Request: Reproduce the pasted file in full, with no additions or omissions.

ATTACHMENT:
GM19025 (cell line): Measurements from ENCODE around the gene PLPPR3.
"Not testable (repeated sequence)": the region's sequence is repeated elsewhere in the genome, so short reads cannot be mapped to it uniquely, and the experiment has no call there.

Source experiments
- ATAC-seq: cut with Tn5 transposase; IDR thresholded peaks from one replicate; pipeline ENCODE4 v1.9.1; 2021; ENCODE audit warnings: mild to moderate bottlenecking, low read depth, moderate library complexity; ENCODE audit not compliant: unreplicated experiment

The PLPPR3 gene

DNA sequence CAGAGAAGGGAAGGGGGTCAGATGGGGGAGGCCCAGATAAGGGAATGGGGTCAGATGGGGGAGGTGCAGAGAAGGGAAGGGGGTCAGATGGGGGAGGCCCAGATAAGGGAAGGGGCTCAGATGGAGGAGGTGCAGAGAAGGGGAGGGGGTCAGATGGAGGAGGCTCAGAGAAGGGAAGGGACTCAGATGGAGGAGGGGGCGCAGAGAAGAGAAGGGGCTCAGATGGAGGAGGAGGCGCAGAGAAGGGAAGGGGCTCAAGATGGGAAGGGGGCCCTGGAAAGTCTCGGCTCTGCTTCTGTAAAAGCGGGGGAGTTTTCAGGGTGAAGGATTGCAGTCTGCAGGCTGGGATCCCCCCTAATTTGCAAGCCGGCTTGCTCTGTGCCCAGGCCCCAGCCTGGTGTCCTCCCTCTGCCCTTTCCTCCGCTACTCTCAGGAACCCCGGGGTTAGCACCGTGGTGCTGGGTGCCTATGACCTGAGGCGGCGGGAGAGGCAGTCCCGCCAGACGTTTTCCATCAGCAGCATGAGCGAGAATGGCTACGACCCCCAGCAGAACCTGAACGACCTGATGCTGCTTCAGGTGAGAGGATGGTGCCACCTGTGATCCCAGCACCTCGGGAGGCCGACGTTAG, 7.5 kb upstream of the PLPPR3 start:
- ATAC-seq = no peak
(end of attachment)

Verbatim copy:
GM19025 (cell line): Measurements from ENCODE around the gene PLPPR3.
"Not testable (repeated sequence)": the region's sequence is repeated elsewhere in the genome, so short reads cannot be mapped to it uniquely, and the experiment has no call there.

Source experiments
- ATAC-seq: cut with Tn5 transposase; IDR thresholded peaks from one replicate; pipeline ENCODE4 v1.9.1; 2021; ENCODE audit warnings: mild to moderate bottlenecking, low read depth, moderate library complexity; ENCODE audit not compliant: unreplicated experiment

The PLPPR3 gene

DNA sequence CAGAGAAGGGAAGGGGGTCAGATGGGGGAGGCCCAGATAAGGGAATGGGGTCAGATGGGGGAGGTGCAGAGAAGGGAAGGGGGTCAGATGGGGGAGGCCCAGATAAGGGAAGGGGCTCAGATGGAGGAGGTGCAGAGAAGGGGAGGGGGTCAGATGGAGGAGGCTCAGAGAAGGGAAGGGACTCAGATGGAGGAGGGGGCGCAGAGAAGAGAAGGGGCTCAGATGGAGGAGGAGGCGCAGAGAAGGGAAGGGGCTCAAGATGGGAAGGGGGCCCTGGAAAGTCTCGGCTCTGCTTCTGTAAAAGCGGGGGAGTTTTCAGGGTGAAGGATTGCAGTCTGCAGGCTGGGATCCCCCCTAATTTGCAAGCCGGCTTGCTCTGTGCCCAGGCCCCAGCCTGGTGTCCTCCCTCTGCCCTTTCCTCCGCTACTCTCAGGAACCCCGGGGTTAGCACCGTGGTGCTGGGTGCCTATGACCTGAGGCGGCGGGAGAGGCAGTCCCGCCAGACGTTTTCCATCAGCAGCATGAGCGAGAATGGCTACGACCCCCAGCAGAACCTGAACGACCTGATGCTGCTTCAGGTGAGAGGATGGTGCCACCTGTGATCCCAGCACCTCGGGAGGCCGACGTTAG, 7.5 kb upstream of the PLPPR3 start:
- ATAC-seq = no peak